“When we are gone, they won’t remember what you said or what you did. They will remember how you made them feel”.
1. This scribe felt a little guilty visiting Speakers’ Corner today, knowing that while she would be enjoying a leisurely afternoon, elsewhere, a big chunk of South Eastern Australia was being ravaged by bushfires. This scribe feels for the firefighters, and the gentle country folk midst the fires.
2. We missed legend Steve Maxwell today, who is out of the team with a dodgy eye. He will be out next week, too. Let’s hope we soon see him doing cartwheels and backflips.
Here is something to lighten your spirits, Steve:
3. Mr B, too cheap to go to a doctor, began his meeting by asking his grasshoppers for medical advice. I would have thought that to ask his grasshoppers for medical advice would be like asking bedouin nomads for an ice-cream recipe. Nevertheless, he was given advice and if we see him next week, we will know that he took it. Or didn’t.
4. Gary the Christian returned! Today he grabbed a platform and a few chairs, and across the way bellowed about God. He was slow to get going, but showed guts and persistence, and soon he drew a small crowd. He kept them from then on, and finished the day with a croaky voice. Good on him!
5. In what way are women different to men? And why? This topic kept the crowd contributing for some time. Mark the Grinner took the Ladder of Knowledge to explain why men keep women subjugated. His reasoning: men know that given half a chance, women would quickly outshine them.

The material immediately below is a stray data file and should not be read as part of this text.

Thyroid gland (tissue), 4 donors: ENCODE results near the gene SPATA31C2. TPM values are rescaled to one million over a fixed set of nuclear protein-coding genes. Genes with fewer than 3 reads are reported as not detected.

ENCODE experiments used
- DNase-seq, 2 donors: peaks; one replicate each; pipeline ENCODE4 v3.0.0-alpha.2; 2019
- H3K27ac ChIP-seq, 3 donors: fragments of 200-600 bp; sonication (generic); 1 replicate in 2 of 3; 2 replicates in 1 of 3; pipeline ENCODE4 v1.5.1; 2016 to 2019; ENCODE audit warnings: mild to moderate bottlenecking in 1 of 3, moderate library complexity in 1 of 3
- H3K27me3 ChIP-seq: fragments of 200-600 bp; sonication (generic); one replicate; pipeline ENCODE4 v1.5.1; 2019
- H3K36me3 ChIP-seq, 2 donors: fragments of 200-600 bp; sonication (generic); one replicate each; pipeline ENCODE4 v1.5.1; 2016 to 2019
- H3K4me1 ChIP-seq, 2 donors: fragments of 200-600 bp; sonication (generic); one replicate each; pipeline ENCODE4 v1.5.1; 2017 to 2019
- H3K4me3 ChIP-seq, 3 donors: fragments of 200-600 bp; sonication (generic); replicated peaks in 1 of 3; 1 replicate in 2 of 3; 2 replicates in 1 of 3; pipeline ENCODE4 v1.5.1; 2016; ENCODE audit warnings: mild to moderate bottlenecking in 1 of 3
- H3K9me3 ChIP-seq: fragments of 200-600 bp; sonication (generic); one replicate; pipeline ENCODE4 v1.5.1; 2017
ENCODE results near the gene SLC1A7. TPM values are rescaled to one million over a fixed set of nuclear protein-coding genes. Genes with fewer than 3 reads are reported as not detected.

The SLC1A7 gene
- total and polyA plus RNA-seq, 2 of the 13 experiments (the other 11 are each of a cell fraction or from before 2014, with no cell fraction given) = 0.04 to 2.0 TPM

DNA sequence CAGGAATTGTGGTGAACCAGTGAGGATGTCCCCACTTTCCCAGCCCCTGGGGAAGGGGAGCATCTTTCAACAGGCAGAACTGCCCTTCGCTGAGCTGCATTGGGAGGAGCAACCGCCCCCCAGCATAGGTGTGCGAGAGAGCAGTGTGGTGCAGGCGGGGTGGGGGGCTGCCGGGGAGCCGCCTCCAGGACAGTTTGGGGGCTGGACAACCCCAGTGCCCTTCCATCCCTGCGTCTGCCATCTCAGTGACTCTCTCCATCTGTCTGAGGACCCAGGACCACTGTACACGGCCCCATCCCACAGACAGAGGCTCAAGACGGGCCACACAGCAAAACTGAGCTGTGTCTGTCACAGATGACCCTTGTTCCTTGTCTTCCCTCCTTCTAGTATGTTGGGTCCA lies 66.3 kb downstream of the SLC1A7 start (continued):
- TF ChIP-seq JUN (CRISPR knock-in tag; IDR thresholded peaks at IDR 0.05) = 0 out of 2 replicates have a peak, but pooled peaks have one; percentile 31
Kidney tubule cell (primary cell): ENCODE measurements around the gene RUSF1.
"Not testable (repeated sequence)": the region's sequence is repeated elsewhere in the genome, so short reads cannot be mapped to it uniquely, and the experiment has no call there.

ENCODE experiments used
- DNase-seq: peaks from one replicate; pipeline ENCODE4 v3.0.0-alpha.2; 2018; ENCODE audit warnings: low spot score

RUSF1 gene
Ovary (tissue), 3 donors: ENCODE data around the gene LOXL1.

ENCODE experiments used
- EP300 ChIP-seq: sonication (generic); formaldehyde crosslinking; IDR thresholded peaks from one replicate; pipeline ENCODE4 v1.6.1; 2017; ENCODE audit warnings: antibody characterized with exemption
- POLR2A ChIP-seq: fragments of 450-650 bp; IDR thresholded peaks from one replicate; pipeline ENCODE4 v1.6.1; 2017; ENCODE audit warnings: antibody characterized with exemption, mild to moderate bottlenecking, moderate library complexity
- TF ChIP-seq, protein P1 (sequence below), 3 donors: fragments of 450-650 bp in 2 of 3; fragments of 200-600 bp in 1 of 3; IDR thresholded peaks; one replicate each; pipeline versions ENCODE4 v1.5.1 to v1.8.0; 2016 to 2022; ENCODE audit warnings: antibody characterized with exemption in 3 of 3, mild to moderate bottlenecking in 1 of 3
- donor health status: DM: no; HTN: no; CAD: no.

Mark said that half his speech was a ramble and might be rubbish. Be that as it may, he kept the crowd entertained.
6. A merry joke was told:
A man is in the court’s dock charged with murder. The prosecutor says him, ‘You were caught red handed killing your wife with a spanner.”
A man in the gallery stands up and yells at the man charged, ‘You bastard. You utter, utter bastard!’
The judge bangs her gavel and orders, “Quite, please! Quiet in the gallery!”
The prosecutor continues: “And only ten minutes before you murdered her, you murdered her lover with that same spanner.”
The man in the gallery flies to his feet again and cries, “You bastard! Rot in hell!’
The judge bangs her gavel again and barks, ‘Sir, what is the meaning of this? Do not keep interjecting! If you have something to say, say it now, and then be quiet.”
Seething, the guy says to the judge, “Your Honour, I’ve been that man’s neighbour for fifteen years, and every time I asked him if I could borrow a spanner, he said he didn’t have one.”
7. The poetry recitation went well. Uncle Pete read a beautiful and sad poem, but you’ll just have to trust this scribe because he can’t remember the title.
Peter the Younger also read a beauty: The Raven, by Edgar Allen Poe. He even introduced the poem with some eerie organ music. It’s a great poem, but was it too long for an outdoor recitation? This scribe doesn’t know.
Mr B read a poem so simple it completely discombobulated Mark the Grinner, and that was a treat to watch.
Another poetry reading next week!